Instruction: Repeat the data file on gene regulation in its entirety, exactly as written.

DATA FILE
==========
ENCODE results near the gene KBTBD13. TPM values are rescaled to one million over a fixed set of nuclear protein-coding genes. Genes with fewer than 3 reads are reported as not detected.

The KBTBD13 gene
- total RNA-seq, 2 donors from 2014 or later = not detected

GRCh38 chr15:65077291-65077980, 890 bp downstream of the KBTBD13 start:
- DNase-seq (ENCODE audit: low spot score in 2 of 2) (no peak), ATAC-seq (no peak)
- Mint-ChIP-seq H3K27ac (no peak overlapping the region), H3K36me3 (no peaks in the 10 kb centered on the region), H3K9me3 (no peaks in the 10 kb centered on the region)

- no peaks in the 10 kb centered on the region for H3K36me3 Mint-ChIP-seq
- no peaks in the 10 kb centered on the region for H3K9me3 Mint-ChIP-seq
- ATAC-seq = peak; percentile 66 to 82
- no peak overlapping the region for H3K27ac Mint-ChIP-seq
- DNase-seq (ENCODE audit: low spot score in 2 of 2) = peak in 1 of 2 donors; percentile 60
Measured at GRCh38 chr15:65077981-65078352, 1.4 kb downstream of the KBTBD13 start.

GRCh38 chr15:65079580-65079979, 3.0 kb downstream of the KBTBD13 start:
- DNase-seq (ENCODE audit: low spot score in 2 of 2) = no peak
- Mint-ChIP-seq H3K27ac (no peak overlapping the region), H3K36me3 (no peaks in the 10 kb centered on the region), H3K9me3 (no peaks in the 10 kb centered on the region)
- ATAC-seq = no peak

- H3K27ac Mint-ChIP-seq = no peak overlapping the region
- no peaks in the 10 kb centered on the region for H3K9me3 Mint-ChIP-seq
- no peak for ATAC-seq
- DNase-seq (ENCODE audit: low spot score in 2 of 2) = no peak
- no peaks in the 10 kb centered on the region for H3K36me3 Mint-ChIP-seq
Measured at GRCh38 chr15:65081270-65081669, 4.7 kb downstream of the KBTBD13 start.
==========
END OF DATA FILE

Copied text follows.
ENCODE results near the gene KBTBD13. TPM values are rescaled to one million over a fixed set of nuclear protein-coding genes. Genes with fewer than 3 reads are reported as not detected.

The KBTBD13 gene
- total RNA-seq, 2 donors from 2014 or later = not detected

GRCh38 chr15:65077291-65077980, 890 bp downstream of the KBTBD13 start:
- DNase-seq (ENCODE audit: low spot score in 2 of 2) (no peak), ATAC-seq (no peak)
- Mint-ChIP-seq H3K27ac (no peak overlapping the region), H3K36me3 (no peaks in the 10 kb centered on the region), H3K9me3 (no peaks in the 10 kb centered on the region)

- no peaks in the 10 kb centered on the region for H3K36me3 Mint-ChIP-seq
- no peaks in the 10 kb centered on the region for H3K9me3 Mint-ChIP-seq
- ATAC-seq = peak; percentile 66 to 82
- no peak overlapping the region for H3K27ac Mint-ChIP-seq
- DNase-seq (ENCODE audit: low spot score in 2 of 2) = peak in 1 of 2 donors; percentile 60
Measured at GRCh38 chr15:65077981-65078352, 1.4 kb downstream of the KBTBD13 start.

GRCh38 chr15:65079580-65079979, 3.0 kb downstream of the KBTBD13 start:
- DNase-seq (ENCODE audit: low spot score in 2 of 2) = no peak
- Mint-ChIP-seq H3K27ac (no peak overlapping the region), H3K36me3 (no peaks in the 10 kb centered on the region), H3K9me3 (no peaks in the 10 kb centered on the region)
- ATAC-seq = no peak

- H3K27ac Mint-ChIP-seq = no peak overlapping the region
- no peaks in the 10 kb centered on the region for H3K9me3 Mint-ChIP-seq
- no peak for ATAC-seq
- DNase-seq (ENCODE audit: low spot score in 2 of 2) = no peak
- no peaks in the 10 kb centered on the region for H3K36me3 Mint-ChIP-seq
Measured at GRCh38 chr15:65081270-65081669, 4.7 kb downstream of the KBTBD13 start.